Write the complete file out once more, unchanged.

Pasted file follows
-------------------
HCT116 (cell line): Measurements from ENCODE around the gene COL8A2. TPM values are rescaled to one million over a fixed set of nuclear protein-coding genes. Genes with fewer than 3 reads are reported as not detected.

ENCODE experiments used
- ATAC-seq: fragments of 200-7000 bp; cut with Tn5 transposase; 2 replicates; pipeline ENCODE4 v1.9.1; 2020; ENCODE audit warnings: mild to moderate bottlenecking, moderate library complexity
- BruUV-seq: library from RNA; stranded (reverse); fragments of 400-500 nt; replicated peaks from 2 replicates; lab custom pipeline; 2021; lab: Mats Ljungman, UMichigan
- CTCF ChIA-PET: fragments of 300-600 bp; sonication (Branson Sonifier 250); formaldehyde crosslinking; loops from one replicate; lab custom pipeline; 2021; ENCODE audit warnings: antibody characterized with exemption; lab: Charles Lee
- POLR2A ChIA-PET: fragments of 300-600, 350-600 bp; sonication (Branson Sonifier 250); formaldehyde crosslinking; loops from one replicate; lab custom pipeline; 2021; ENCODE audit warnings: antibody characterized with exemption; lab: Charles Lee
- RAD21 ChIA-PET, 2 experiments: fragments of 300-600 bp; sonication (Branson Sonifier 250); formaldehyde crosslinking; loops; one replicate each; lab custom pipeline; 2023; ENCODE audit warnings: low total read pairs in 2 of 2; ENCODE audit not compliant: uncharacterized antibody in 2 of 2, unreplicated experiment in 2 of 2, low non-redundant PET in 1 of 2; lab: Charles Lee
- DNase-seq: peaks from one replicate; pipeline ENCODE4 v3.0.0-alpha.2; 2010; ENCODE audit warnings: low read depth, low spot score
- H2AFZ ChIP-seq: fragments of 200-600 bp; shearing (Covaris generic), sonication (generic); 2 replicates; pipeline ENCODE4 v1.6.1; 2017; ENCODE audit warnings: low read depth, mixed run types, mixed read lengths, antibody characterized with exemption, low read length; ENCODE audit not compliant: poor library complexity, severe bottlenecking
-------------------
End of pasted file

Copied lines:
HCT116 (cell line): Measurements from ENCODE around the gene COL8A2. TPM values are rescaled to one million over a fixed set of nuclear protein-coding genes. Genes with fewer than 3 reads are reported as not detected.

ENCODE experiments used
- ATAC-seq: fragments of 200-7000 bp; cut with Tn5 transposase; 2 replicates; pipeline ENCODE4 v1.9.1; 2020; ENCODE audit warnings: mild to moderate bottlenecking, moderate library complexity
- BruUV-seq: library from RNA; stranded (reverse); fragments of 400-500 nt; replicated peaks from 2 replicates; lab custom pipeline; 2021; lab: Mats Ljungman, UMichigan
- CTCF ChIA-PET: fragments of 300-600 bp; sonication (Branson Sonifier 250); formaldehyde crosslinking; loops from one replicate; lab custom pipeline; 2021; ENCODE audit warnings: antibody characterized with exemption; lab: Charles Lee
- POLR2A ChIA-PET: fragments of 300-600, 350-600 bp; sonication (Branson Sonifier 250); formaldehyde crosslinking; loops from one replicate; lab custom pipeline; 2021; ENCODE audit warnings: antibody characterized with exemption; lab: Charles Lee
- RAD21 ChIA-PET, 2 experiments: fragments of 300-600 bp; sonication (Branson Sonifier 250); formaldehyde crosslinking; loops; one replicate each; lab custom pipeline; 2023; ENCODE audit warnings: low total read pairs in 2 of 2; ENCODE audit not compliant: uncharacterized antibody in 2 of 2, unreplicated experiment in 2 of 2, low non-redundant PET in 1 of 2; lab: Charles Lee
- DNase-seq: peaks from one replicate; pipeline ENCODE4 v3.0.0-alpha.2; 2010; ENCODE audit warnings: low read depth, low spot score
- H2AFZ ChIP-seq: fragments of 200-600 bp; shearing (Covaris generic), sonication (generic); 2 replicates; pipeline ENCODE4 v1.6.1; 2017; ENCODE audit warnings: low read depth, mixed run types, mixed read lengths, antibody characterized with exemption, low read length; ENCODE audit not compliant: poor library complexity, severe bottlenecking